The weather has an effect on his symptoms. On high-pressure days, they weren’t as bad. But on low-pressure days he could sometimes barely get out of bed.
“Best case scenario, you just feel like you have a bad case of the flu. Worst case scenario is you’re holding on to the walls while you’re walking.”
Anderson said he spent years confused and frustrated about his symptoms. It wasn’t until a physical therapist that was treating his vertigo recommended a doctor at the Center for Orthopaedic and Sports Medicine at Indiana Regional Medical Center to look at his symptoms through the lens of concussions.
He will never get back the full health he had before the years of concussions eroded away his “processor,” as he calls it. He is one of many who are learning to cope with post-concussion syndrome.
“I learned there’s a reason people turn to drugs and alcohol. There is. My reason was I didn’t have a place. I lost my place.”
Anderson was forced to sell Young Brothers and quit teaching tae kwon do, his decades-long passion, his identity and his place in the world.
Anderson said he hid in alcohol when his quality of life was taken away by PCS. He had his usual stool at his usual watering hole. When the doctors asked him how much he drank, he told them, “However much I damn well please until you fix me.”
“I wasn’t a bad person and it isn’t even because I wanted to drink. It was because I wanted to hide from reality.”
“The first thing people say is, ‘Well, you know that’s only going to make it worse.’ You know what, not at that time it doesn’t.”
It was at this time that he joined a motorcycle club. He wouldn’t name it, but said “It was not your local firemen, it was the real deal.”
He was able to ride due to the high pressure that would build when he was moving. Just like he experiences reduced symptoms on high-pressure days, the pressure of the wind would allow him to ride his Harley-Davidson.
This was how he spent some of his four years between Young Brothers and the true diagnosis of his symptoms.
Anderson said he never knew when his symptoms would strike. This made diagnosis of the root of his problem even more difficult for the doctors.
“Finally, after all of these doctors, I was so frustrated. I’d lost the school, lost everything, lost my quality of life. I could not walk two blocks without having to sit down and come back home for the rest of the day.”
Eventually a friend gave him a brochure about balance work at COSM. But this required him to be rediagnosed before he could seek treatment. He returned to UPMC for vertigo tests. It did not go well.
“I think it was a worse failure than the first time,” he said after a laugh.
He sat in a round room with a swiveling chair at the center. They gave him goggles that allowed them to see his eyes, but he couldn’t see anything.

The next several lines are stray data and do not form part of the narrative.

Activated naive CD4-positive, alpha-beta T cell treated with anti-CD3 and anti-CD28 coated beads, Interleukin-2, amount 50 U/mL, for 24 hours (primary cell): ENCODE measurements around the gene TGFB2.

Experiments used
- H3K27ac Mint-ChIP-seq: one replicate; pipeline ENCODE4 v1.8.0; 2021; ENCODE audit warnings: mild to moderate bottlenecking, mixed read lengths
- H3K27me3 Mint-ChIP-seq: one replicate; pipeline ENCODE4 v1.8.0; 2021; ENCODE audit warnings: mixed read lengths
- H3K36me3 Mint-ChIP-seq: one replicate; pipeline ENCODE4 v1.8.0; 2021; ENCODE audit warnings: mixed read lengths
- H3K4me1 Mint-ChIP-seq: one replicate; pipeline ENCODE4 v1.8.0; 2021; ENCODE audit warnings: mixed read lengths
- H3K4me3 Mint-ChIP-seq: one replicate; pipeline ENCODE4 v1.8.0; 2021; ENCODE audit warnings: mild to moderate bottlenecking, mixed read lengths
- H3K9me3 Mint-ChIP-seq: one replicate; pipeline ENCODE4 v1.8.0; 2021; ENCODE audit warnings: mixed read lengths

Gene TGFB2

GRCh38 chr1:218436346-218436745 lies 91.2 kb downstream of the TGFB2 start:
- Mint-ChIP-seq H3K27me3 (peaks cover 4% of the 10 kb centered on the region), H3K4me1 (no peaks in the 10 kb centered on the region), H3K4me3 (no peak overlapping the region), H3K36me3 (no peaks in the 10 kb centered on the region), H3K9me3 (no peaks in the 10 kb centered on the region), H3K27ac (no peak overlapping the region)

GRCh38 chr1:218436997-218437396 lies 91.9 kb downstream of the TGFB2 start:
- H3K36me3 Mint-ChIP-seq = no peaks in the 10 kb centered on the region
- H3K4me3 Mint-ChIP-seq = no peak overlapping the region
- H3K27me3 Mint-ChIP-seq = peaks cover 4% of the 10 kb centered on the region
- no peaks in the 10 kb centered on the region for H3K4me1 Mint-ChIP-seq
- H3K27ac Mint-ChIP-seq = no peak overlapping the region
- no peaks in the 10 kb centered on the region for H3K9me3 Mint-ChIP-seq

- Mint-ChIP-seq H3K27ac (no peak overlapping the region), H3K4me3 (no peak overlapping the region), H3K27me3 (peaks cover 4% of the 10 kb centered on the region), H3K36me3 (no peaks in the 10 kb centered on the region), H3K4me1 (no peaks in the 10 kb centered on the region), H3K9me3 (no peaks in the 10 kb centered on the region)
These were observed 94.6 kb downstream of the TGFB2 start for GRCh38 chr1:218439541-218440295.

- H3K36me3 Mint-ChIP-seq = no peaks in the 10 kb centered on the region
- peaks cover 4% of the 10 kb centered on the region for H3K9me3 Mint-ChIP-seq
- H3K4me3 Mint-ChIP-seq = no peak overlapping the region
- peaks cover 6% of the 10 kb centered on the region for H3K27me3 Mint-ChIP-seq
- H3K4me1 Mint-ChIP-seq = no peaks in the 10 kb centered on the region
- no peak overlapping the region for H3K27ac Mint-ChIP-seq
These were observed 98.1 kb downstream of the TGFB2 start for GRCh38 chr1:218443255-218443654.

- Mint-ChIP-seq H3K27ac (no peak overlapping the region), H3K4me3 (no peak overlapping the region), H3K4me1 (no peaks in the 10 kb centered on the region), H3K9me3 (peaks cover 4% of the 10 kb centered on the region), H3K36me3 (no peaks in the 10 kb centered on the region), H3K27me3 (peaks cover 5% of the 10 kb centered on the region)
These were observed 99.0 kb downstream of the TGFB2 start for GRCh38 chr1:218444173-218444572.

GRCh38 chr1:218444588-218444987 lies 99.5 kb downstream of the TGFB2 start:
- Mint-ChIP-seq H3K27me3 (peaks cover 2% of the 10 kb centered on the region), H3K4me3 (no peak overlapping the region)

The chair would then turn slowly to the right or the left and they would watch what his eyes do.
“The chair moved about three inches and I fell forward and started throwing up,” he said.
He told them, “That’s just the way it is.”
He was then recommended to Dr. Eric Bohn, who specializes in concussions, and physical therapist Jamie Chichy.
“I went there very skeptical because of the length of time I suffered with it,” Anderson said of his first visit to Bohn.
Bohn is from the Reading area and played high school football. At a mere 165 pounds, he was playing on the line and taking frequent hits. He figures he had about five or six concussions of his own from football.
“The mantra of those days was ‘Shake it off, get back in there,’” he said.
He finished his residency at St. Joseph’s in the Reading area and was six years into his family practice before he decided to focus again on sports and concussions.
During his exposure to concussion patients, he realized there was much more to diagnosing than having a patient simply wiggle their fingers back and forth and asking them if they feel OK. He said he realized there was a psychiatric component.
Bohn checked Anderson’s symptoms off a list for concussions at one of their first meetings.
“He had just about every single component there was,” Bohn said. “So that made it a challenge. He was very pessimistic. He was not in a good frame of mind.”
“But I looked at him and I knew deep down that this guy needed help.”
Bohn said concussions play dirty, in that they exacerbate any prior emotional or cognitive problems a person had before. If you have a short fuse, it becomes even shorter when the brain is trying to recover from concussion damage. The same goes for anxiety, depression and other mood disorders.
“To use a Spinal Tap reference, it goes to 11,” Bohn said.
He said he sees this especially through his younger athletes since their bodies are developing and there is often drama going on with a team or in their home lives.